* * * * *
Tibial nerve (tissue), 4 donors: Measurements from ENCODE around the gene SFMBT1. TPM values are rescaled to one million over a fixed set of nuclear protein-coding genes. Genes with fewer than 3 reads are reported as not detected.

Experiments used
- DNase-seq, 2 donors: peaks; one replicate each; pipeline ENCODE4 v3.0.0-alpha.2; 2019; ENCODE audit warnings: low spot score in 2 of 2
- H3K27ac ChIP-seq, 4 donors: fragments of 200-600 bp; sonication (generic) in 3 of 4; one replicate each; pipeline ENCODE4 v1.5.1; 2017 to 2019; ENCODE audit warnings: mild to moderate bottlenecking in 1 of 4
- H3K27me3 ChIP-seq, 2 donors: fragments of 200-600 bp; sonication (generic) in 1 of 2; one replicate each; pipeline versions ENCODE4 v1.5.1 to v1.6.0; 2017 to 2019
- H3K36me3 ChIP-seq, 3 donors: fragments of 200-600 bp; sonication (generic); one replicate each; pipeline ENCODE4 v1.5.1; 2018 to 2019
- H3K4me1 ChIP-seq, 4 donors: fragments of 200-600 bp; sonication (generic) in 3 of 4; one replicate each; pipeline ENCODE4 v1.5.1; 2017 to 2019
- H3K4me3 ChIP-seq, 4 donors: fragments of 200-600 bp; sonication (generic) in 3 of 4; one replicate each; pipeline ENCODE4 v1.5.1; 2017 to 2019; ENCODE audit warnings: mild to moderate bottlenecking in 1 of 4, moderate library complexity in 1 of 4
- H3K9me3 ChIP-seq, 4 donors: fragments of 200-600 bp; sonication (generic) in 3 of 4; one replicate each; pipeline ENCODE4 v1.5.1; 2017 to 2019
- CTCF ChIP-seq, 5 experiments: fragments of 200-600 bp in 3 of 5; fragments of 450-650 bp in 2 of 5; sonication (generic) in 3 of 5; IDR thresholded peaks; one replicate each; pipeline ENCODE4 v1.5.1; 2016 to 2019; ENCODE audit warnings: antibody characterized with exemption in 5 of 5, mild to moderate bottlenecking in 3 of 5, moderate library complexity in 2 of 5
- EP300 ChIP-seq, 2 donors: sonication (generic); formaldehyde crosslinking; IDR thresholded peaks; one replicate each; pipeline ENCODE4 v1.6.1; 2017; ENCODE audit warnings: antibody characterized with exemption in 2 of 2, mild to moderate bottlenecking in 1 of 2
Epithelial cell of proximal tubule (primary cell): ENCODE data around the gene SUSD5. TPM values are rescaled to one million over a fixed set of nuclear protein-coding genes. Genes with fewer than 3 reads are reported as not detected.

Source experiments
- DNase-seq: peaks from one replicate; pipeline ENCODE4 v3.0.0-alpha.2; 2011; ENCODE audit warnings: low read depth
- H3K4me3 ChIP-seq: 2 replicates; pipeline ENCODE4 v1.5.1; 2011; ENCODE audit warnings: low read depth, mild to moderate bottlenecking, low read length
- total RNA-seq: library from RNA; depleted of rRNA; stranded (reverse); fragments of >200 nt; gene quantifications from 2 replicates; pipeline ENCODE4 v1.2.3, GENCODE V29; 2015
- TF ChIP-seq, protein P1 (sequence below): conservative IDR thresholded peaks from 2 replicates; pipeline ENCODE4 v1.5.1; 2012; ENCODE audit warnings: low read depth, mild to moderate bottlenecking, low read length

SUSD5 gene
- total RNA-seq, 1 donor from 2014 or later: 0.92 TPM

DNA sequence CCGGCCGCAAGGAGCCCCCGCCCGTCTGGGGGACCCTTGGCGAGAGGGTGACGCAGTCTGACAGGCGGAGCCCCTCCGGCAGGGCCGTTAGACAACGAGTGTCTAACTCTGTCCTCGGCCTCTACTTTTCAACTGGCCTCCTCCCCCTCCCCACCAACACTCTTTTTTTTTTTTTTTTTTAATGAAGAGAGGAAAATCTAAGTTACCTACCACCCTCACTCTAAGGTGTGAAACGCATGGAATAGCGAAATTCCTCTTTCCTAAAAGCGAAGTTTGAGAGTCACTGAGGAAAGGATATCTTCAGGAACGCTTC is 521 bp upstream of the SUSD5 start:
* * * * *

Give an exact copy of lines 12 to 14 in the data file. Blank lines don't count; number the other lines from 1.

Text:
Epithelial cell of proximal tubule (primary cell): ENCODE data around the gene SUSD5. TPM values are rescaled to one million over a fixed set of nuclear protein-coding genes. Genes with fewer than 3 reads are reported as not detected.

Source experiments
- DNase-seq: peaks from one replicate; pipeline ENCODE4 v3.0.0-alpha.2; 2011; ENCODE audit warnings: low read depth